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Botulinum (Botox) Injection for Low Back Pain - Topic Overview

Botulinum toxin A is a protein produced by the bacteria Clostridium botulinum, the same bacteria that causes botulism food poisoning. When injected into muscle in tiny amounts, botulinum A (Botox) can stop or reduce muscle spasm by blocking nerve signals to the muscle. This treatment has been used since the early 1990s to relieve severe muscle spasms around the eyes and in the neck, arms, legs, hands, and feet. Some people with cerebral palsy have gained significant relief from severe muscle contraction with botulinum toxin injections.

Botulinum toxin A has been tried as a treatment for chronic low back pain. Although this practice is experimental and not well tested, it has shown promise. For example, in one small study of 31 people with chronic low back pain, botulinum A injection was compared to saline injection into painful back muscles. Pain relief was reported by most people as lasting 3 to 4 months.1

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The small size of the study makes it impossible to guarantee that botulinum toxin injection is an effective and safe treatment for you.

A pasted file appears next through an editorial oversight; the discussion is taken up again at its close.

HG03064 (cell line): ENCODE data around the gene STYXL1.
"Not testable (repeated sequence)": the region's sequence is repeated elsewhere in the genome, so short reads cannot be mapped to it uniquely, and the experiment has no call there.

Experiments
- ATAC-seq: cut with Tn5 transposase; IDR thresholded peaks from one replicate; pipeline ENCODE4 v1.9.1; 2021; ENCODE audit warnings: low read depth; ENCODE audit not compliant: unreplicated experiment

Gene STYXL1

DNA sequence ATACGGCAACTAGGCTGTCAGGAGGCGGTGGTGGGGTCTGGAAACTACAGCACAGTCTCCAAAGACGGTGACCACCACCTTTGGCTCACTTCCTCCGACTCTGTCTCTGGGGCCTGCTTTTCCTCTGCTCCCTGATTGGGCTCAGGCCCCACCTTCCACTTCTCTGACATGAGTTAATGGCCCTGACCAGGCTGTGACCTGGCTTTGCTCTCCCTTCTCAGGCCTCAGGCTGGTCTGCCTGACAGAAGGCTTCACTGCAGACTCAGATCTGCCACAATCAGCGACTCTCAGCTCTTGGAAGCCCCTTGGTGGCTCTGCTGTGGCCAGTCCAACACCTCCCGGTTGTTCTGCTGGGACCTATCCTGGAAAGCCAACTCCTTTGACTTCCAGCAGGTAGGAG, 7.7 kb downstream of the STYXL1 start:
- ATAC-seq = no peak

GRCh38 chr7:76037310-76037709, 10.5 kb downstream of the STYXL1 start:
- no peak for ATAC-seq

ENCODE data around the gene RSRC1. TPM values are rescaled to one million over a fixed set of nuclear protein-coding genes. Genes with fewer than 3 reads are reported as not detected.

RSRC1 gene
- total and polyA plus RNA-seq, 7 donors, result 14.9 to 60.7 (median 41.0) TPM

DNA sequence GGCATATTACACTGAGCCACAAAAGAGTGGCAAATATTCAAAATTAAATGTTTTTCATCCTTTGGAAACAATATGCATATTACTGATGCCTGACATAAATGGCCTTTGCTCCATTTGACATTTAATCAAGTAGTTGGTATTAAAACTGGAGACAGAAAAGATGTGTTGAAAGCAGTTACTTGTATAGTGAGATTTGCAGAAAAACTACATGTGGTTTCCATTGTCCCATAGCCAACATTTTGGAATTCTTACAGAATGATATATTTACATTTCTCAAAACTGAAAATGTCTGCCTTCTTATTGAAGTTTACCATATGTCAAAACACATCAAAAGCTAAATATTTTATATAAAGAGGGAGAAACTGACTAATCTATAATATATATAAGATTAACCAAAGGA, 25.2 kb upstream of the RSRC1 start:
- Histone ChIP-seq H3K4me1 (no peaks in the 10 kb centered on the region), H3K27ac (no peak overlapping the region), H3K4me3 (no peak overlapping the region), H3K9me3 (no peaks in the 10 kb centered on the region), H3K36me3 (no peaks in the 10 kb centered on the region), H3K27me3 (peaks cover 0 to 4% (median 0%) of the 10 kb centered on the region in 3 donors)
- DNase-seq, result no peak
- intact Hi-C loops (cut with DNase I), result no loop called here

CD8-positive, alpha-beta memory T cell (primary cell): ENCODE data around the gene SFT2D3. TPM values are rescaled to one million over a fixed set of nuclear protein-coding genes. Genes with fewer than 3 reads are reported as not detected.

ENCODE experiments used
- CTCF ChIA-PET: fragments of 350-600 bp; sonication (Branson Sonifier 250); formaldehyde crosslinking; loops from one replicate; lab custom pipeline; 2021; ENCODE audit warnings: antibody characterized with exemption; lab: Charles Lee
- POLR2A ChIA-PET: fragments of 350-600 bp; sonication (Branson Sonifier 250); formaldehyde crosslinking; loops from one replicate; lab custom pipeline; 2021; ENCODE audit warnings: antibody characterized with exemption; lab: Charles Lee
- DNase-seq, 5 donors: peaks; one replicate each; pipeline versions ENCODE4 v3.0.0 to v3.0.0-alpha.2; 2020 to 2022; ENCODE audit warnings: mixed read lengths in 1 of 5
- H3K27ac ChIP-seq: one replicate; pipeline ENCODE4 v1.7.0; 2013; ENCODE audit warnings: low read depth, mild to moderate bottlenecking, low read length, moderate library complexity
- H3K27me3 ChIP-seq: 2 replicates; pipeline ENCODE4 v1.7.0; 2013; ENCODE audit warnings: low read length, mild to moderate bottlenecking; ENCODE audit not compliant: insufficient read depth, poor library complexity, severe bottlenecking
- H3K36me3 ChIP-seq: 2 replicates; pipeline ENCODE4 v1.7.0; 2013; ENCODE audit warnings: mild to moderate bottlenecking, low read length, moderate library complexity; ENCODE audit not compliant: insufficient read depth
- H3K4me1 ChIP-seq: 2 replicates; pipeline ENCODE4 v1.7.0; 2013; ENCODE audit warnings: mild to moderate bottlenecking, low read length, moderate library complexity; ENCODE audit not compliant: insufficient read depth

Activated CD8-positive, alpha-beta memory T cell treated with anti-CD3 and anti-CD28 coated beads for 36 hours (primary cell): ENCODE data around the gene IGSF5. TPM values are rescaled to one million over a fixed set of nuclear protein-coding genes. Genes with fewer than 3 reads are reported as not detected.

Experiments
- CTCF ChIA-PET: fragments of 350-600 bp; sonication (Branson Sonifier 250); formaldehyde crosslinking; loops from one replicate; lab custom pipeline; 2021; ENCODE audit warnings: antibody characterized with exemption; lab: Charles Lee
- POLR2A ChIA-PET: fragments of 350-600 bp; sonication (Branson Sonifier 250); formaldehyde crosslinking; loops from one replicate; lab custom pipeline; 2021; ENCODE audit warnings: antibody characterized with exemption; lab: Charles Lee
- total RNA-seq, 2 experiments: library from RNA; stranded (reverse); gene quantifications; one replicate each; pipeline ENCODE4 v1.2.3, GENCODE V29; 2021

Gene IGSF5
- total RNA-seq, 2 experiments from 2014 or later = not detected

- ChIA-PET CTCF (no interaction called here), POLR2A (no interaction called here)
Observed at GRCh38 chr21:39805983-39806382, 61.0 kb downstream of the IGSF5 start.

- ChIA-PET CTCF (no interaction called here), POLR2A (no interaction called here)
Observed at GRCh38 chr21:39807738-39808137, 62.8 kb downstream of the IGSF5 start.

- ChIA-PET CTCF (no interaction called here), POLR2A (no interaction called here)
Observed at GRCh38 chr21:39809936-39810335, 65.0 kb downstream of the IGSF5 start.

Talk to your doctor about the risks and benefits of this medicine and its unlabeled use. Severe side effects have been reported.

    This information is produced and provided by the National Cancer Institute (NCI). The information in this topic may have changed since it was written. For the most current information, contact the National Cancer Institute via the Internet web site at http:// cancer .gov or call 1-800-4-CANCER.

    WebMD Medical Reference from Healthwise

    Last Updated: /2, 14 1
    This information is not intended to replace the advice of a doctor. Healthwise disclaims any liability for the decisions you make based on this information.
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